Wednesday, April 27, 2011

Four Health Reform Worry Stories

What Me Worry?

Alfred P. Newman, Mad Magazine Motto, 1955

I worry about health reform.

Worry Story #1 - Hospital health care costs about to go sky high. Health reform uncertainties are driving doctors into the arms of hospitals. Hospital outpatient activities are growing at a furious pace. Data from 2008 indicates the average doctor-based visit is $199, the average ER visit $922, and the average hospital outpatient visit $1275 (“Outpatient Care in Hospitals Is No Bargain,”Medpage, April 26, 2011). Ergo, hospital outpatient costs will cause reform-induced costs to explode. Not so fast, say the Feds. That smacks of anti-trust. Besides, we will control those costs with ACOs, which will reduce hospitalizations. Not so fast, say I, ACOs may never get off the ground.

Worry Story #2 - Doctors and hospitals will reject electronic medical records, on which the Obama administration bet $27 billion in its last stimulus plan. Don’t worry. The American free enterprise system may save the day. Cloud computing, wherein doctors and hospitals transfer software and hardware, onto the Web may save the day. Furthermore, EHR companies like Practice Fusion, Inc, in San Francisco are offering EHRs for “free” because advertising on the Fusion site pays the freight. Don’t laugh. Practice Fusion already has 10 million users, more than Kaiser at 8.7 million, the VA hospital system at 7.9 million, and the whole country of Denmark at 5.5 million.

Worry Story #3 - People will start taking the pronouncements of the Dartmouth Health Atlas seriously. For the last 30 years the Dartmouth people has come out with national breakdowns of Medicare claims, which invariably show wide variations between U.S. regions. The current report focuses on end-of-life care for people with chronic illnesses. This time around they found the percentage of deaths in hospital varied by a factor of almost four across hospital referral regions, and the average number of hospice days per patient in the last six months of life varied by a factor of more than six. They attribute these variations of hospital and specialist to ignorance or greed. No matter that socioeconomic conditions vary tremendously, that people in New York City have different expectations than in Minot, N.D. or elsewhere, and that poor people are sicker than affluent citizens.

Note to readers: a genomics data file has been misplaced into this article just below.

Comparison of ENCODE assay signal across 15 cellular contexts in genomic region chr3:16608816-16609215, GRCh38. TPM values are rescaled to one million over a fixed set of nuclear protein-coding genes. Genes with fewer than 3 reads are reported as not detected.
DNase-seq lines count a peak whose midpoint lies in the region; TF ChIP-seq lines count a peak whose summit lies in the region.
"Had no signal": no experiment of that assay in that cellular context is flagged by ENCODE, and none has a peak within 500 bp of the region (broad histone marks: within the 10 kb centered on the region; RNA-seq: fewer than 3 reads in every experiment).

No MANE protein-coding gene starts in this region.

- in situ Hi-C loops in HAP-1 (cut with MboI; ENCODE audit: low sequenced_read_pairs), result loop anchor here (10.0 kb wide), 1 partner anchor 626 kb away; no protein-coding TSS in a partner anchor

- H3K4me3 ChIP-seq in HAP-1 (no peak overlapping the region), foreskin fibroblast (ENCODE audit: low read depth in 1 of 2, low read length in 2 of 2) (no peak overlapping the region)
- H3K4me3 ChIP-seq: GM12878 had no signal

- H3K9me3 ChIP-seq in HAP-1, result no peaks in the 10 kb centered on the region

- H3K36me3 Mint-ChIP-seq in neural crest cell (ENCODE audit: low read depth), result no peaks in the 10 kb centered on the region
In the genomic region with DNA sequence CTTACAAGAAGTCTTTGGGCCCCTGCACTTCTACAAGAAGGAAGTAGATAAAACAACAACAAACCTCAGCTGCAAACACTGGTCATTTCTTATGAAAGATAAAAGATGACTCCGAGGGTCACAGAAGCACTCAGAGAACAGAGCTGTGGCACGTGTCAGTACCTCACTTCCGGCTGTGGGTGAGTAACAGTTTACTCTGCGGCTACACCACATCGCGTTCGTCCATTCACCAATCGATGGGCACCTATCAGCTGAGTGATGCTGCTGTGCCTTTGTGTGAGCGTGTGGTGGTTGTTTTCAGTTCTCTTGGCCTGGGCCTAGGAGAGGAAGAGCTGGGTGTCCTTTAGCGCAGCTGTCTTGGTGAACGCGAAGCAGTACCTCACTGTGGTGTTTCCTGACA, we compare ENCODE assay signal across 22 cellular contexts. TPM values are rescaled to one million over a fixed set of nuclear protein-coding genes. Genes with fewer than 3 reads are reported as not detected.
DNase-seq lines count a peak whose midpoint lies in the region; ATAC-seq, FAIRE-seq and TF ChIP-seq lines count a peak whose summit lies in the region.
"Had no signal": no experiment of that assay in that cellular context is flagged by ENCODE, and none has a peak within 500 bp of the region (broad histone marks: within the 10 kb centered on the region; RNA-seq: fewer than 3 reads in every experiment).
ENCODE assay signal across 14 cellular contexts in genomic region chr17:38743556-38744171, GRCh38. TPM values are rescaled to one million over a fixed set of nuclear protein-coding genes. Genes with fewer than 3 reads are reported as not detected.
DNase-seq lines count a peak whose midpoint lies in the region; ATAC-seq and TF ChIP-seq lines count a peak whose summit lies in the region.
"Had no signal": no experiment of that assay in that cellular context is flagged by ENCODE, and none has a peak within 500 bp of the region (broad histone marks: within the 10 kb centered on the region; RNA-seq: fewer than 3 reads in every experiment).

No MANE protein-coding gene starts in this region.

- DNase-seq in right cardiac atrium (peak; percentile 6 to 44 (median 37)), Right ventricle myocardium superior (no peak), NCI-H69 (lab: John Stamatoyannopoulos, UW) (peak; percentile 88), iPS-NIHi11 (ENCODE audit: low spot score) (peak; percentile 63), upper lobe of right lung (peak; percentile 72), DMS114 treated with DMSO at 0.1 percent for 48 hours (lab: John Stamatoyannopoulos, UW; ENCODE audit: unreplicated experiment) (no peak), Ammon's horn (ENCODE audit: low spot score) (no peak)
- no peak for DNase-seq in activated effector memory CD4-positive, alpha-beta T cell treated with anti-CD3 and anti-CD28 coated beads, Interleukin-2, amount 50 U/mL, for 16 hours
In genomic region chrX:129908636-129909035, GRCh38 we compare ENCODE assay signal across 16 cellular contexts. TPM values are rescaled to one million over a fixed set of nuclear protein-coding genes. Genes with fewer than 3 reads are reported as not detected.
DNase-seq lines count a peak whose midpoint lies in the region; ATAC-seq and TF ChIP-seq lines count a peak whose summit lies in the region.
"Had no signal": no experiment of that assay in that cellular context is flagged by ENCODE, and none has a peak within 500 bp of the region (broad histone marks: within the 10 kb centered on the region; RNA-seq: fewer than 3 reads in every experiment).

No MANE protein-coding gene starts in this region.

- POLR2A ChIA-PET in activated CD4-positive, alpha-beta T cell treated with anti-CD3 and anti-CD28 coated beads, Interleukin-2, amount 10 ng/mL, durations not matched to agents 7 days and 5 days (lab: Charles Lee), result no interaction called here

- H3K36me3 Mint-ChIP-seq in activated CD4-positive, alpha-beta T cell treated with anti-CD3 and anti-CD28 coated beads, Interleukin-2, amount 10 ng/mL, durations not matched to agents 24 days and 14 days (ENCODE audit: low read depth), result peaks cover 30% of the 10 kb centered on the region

Worry Story #4 - Health reform pressures will cause kindly solo practitioners to become obsolete. According to Greg Scandlen, a staunch opponent of Obamacare, and I quote:

“The New York Times has published a sobering article by Gardiner Harris which describes how quickly we have allowed the best health care system in the world to slip through our fingers.”

“The story keys off Dr. Ronald Sroka, a family practice physician in Crofton, MD. It says, Handsome, silver-haired and likable, Dr. Sroka is indeed a modern-day Marcus Welby, his idol. He holds ailing patients’ hands, pats their thickening bellies, and has a talent for diagnosing and explaining complex health problems. Many of his patients adore him.”

“But he is being pushed into extinction by academics like David J. Rothman, president of the Institute on Medicine as a Profession at Columbia University who is quoted:

‘Those of us who think about medical errors and cost have no nostalgia — in fact, we have outright disdain — for the single practitioner like Marcus Welby.’

“Mr. Rothman’s disdain and his allies in the insurance industry and government bureaucracies are winning the war. The article explains:

The share of solo practices among members of the American Academy of Family Physicians fell to 18 percent by 2008 from 44 percent in 1986. And census figures show that in 2007, just 28 percent of doctors described themselves as self-employed, compared with 58 percent in 1970.”


Maybe I shouldn't worry. It will all work out in the end. Besides, as the late Walter C. Hagen (1892-1969), the famous golfer, observed,"You're only here for a short visit. Don't hurry. Don't worry. And be sure to smell the flowers along the way." It is April 27, the flowers are blooming, and I am smelling them.

Tweet: Doctor Reece worries about hospital costs, EHR rejections, variations of end of life care, and the obsolescence of primary care.

1 comment:

sagrada familia said...

Goodness, there is a lot of effective info in this post!